Jose-Luis Clerc‘s forehand was called long by the linesman today, and the fans at Roland Garros Stadium began to cheer Mats Wilander’s third upset in the French Open tennis tournament. But the semifinal match was not over yet. Instead of going to the net to receive the congratulatory handshake, the 17-year-old Wilander stood in the back-court shaking his head. The umpire, Jacques Dorfman, had already descended from his chair and was ignoring Clerc’s strenuous protest over the call. But Wilander walked over to the umpire and said a few words. Then the players returned to their positions to replay the point. Clerc sent a backhand into the net, and Wilander had won cleanly, 7-5, 6-2, 1-6, 7-5. The young Swede, the sensation of the tournament, plays for the championship Sunday against Guillermo Vilas, who defeated Jose Higueras, 6-1, 6-3, 7-6(3). About his conversation with the umpire, Wilander said: ”I told him I can’t win like this. The ball was good. We should play two balls.” [It was a time when chair umpires didn’t bother to check the mark…] A member of the Swedish Davis Cup team, with a Bjorn Borg-like coolness, Wilander has defeated three top-10 players, including Ivan Lendl and Vitas Gerulaitis. He opened the match with a service break, then played near-flawless tennis. Clerc, a base-line player like Wilander, had to change tactics and go to the net in an effort to break his opponent’s rhythm. The hallmark of Wilander’s game throughout the tournament has been his consistency in returning every type of shot. Indicative of that consistency were the ways he won the first two sets. At set point in the first set, he waited patiently through 48 exchanges, until Clerc hit a forehand long. To reach set point in the second set, he got back three smashes on the slow clay and was prepared to send back a fourth, but Clerc dumped the ball into the net. Wilander then won the point with a crisp cross-court forehand volley. Clerc, who won six titles last year and one this spring, mixed his game from the start. But until the third set, his unfamiliarity with the forecourt resulted in many missed smashes and errant volleys. Wilander rebounded in the fourth set and was quickly ahead, 5:1, but squandered a match point when he sent a forehand wide. Of the 17 subsequent points, he was able to win only 2, and suddenly the score was 5:5. ‘‘I wasn’t nervous but I thought he was going to win the fourth set,” he said later. But Clerc made four consecutive unforced errors to give Wilander the 11th game at love. Moments later, the third-seeded Clerc was serving at 30-40. Then Wilander made the sporting gesture. Dorfman said he was convinced that the ball had been out, but he allowed the point to be replayed, he said, because both players agreed to it. But he added: “In all my experience, I have never known a gesture of sportsmanship like that on a match point.” It was not the first time Wilander had given back a match point. He did it before, he said, in a junior tournament in Italy.
The final presents a good contrast. Wilander could become the youngest player ever to win the men’s title. Borg, a countryman, was 18 when he won in 1974. Wilander will not be 18 until Aug. 22. Vilas, 30, won in 1977 and was runner-up in 1975 and 1978.
Vilas, who has won five tournaments this year, has seldom played better than now. His repertory is bigger and his style more aggressive than Wilander’s. No longer can he be considered strictly a base-line player. He beat Wilander earlier this year in Madrid (6-3, 6-4), and has not lost a set in this tournament. Against Higueras, he faced a rejuvenated clay expert who had eliminated Jimmy Connors. But it was another routine victory for Vilas, although he did lose some concentration when serving for the match at 5:4 in the third set.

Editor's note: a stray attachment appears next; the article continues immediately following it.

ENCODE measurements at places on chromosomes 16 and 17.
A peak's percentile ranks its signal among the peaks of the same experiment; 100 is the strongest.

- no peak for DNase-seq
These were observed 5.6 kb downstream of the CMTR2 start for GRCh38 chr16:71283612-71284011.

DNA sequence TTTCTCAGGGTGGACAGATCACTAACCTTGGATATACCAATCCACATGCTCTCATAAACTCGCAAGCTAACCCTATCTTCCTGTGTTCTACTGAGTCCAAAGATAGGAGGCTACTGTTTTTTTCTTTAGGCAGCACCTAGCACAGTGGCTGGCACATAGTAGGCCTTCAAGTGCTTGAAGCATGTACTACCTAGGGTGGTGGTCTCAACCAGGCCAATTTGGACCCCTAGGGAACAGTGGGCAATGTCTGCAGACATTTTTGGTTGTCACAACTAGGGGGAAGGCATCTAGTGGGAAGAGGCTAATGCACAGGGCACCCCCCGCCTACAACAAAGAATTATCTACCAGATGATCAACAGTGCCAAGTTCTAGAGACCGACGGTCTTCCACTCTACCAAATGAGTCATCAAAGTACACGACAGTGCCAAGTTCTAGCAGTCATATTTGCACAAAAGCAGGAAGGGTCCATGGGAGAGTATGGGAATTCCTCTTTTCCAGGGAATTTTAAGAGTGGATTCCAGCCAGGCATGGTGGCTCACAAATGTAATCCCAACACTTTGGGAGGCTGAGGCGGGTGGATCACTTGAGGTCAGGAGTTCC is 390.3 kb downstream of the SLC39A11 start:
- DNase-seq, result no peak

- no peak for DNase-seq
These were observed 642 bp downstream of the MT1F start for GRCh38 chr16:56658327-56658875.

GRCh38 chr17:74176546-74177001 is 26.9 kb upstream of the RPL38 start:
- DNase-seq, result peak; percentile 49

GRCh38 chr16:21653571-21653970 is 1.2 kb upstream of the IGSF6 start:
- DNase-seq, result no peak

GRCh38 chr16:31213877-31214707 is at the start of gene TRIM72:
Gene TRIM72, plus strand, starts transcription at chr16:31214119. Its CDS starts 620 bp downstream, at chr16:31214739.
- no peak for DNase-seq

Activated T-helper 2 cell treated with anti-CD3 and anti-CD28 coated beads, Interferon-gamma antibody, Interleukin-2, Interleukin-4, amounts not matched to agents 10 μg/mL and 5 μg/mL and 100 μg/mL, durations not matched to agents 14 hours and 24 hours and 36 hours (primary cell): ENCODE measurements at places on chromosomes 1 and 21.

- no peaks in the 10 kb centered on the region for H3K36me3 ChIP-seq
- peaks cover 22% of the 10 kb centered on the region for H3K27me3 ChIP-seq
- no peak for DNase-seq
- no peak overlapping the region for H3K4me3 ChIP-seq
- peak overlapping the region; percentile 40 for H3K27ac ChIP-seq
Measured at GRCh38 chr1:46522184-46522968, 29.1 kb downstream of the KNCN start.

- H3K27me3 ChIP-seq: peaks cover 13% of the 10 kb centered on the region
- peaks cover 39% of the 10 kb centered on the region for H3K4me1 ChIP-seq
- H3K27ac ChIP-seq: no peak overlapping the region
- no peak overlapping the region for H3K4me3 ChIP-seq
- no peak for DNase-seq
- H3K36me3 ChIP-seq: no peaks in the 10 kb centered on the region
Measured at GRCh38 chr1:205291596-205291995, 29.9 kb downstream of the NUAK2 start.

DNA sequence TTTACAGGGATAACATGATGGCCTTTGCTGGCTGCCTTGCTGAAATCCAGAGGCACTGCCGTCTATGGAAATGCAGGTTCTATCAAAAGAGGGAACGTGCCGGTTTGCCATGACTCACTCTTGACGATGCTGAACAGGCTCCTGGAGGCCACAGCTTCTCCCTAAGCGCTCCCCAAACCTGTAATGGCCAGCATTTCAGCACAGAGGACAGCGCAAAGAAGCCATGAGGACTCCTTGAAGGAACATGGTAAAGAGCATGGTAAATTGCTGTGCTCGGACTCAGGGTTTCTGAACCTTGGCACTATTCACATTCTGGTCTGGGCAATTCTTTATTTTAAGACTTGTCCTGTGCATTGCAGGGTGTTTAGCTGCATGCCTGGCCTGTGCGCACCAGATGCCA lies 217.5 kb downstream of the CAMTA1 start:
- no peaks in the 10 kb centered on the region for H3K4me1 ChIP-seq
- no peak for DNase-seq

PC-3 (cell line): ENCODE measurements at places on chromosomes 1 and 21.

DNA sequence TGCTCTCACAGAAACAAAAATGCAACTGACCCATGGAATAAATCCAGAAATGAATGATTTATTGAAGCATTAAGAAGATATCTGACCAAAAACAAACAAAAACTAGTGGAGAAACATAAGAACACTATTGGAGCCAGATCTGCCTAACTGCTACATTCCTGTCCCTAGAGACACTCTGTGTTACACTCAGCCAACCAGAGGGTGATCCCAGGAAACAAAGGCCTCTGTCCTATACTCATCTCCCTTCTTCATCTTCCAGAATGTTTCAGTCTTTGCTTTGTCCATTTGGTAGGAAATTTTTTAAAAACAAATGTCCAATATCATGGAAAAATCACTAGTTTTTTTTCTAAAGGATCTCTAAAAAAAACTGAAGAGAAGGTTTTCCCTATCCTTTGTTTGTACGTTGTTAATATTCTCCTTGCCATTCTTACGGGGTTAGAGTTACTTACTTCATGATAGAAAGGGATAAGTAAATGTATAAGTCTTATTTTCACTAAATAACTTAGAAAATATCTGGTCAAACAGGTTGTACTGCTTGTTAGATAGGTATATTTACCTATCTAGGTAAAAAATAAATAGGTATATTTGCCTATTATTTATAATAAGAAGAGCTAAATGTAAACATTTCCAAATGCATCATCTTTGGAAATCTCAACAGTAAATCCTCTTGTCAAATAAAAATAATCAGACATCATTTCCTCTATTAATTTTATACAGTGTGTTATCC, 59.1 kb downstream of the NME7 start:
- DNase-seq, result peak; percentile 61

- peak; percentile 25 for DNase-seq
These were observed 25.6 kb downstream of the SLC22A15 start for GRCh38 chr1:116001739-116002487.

With cracks of thunder accenting the most dramatic moments, Mats Wilander completed a memorable performance in the French Open tennis championships today by emerging as the youngest player ever to win the men’s title. The 17-year-old Swede defeated Guillermo Vilas, 1-6, 7-6(6), 6-0, 6-4, in a match that went 4 hours 47 minutes on the slow clay. The time was five minutes longer than the previous record for a final set in 1929, when Rene Lacoste beat Jean Borotra(6-3, 2-6, 6-0, 2-6, 8-6… both players visible in the picture, behind Vilas).Simultaneously it was the longest match at the Roland Garros at the time, the record was surpassed 8 years later by Haarhuis and Pugh. Wilander, ranked 18th in his first full year as a professional, received $66,000. He beat four players in the world’s top 10 – Vilas, Ivan Lendl, Vitas Gerulaitis and Jose-Luis Clerc. The temperature on center court was 96 degrees (36 Celsius) when the men’s final started. Wilander, suffering from a cold, kept his poise after an embarrassing first set, and turned the match to his favor by winning the second-set tiebreaker, 8 points to 6. With long exchanges, the match became a test of nerves and patience. The pace was set in the first game, which lasted seven minutes. Eight of the first 9 points were decided on unforced errors. After 17 minutes of play, Vilas made the first venture to the net, scoring with a volley. The fourth game lasted 18 minutes, going to deuce six times. Vilas won it for a 4:0 lead. Wilander needed only the next three minutes to take his first game, getting all his points on unforced errors. But Vilas clinched the set soon afterward with a forehand cross-court winner on the line. ”I thought that this is what the match would end like, 6-1, 6-1, 6-1,” Wilander said later. “I thought I didn’t have a chance. He was playing so well.” Then he got a lucky break, winning the first game of the second set with a net-cord shot that flew beyond Vilas’s reach. Both players were showing a little less caution now, which might have contributed to the six consecutive service breaks that followed. Vilas broke the pattern when he served to pull even, 4:4. Both then held serve to force the tiebreaker. Wilander took the first 2 points, and Vilas the next 3. Then each player made a mistake before Wilander scored with a lob when Vilas thought he had made a winning volley. The score was now 4:4, with the sun not in sight and the thunder booming. Wilander sent a forehand wide, but Vilas double-faulted. When Vilas scored on a smash, he was at set point on Wilander’s serve. But the Argentine drove a forehand barely long. ”If that shot had stayed in, I wouldn’t have had a chance,” Wilander said. With a second chance, the youngster drew even and then went ahead, 7:6, with a perfect lob. He hit another towering lob, for which Vilas got into position for a smash. But he clubbed the ball straight into the net and thus surrendered his first set since the $917,000 tournament began two weeks ago. Wilander broke serve to open the third set and, typically, all 10 points of the game were scored on unforced errors. Neither player was ready yet to resume taking chances. The potential storm had blown over now, and the sun was again baking the clay. Vilas’s frustration at having lost the tiebreaker became evident. He won only 12 points in the set, giving it up when the score reached 4:0. ”He hits a very slow ball,” Vilas said afterward. ”It takes a lot of time to come down, and he always has time to get back into position. I didn’t know how to deal with that.” The Argentine began the fourth set with renewed determination, breaking to 2:0, although the baseline attrition continued. Then Wilander became more aggressive, taking the ball on the rise and pounding shots to the corners. especially with his two-handed backhand. He got back to 2:2, then, with Vilas serving, they engaged in a rally that might have been the record for the match. There were about 80 exchanges before Wilander unloaded another backhand winner. Vilas, however, took the game, but Wilander broke back in the seventh and ninth games. Serving for the match, he went to 40-0, then squandered one match point when his backhand sailed long. Then he snapped a backhand cross-court winner for the victory. Bjorn Borg, Wilander’s countryman, had been the youngest French men’s champion at 18. Wilander turns 18 on Aug. 22. Asked how it felt to be the youngest champion, he replied in his usual soft voice: ”It really doesn’t matter to me being the youngest. It’s just important for me to win.” Vilas said: ”You fight for a title and sometimes you win and sometimes you lose. I won in 1977. But he played better. I don’t have any complaints.” This extraordinary match remained the longest 4-setter through the next 24 years (!) until an encounter between Nadal and Mathieu at the French Open ’06. Wilander became the first unseeded Roland Garros champion since 1947 when had triumphed Joszef Asboth of Hungary.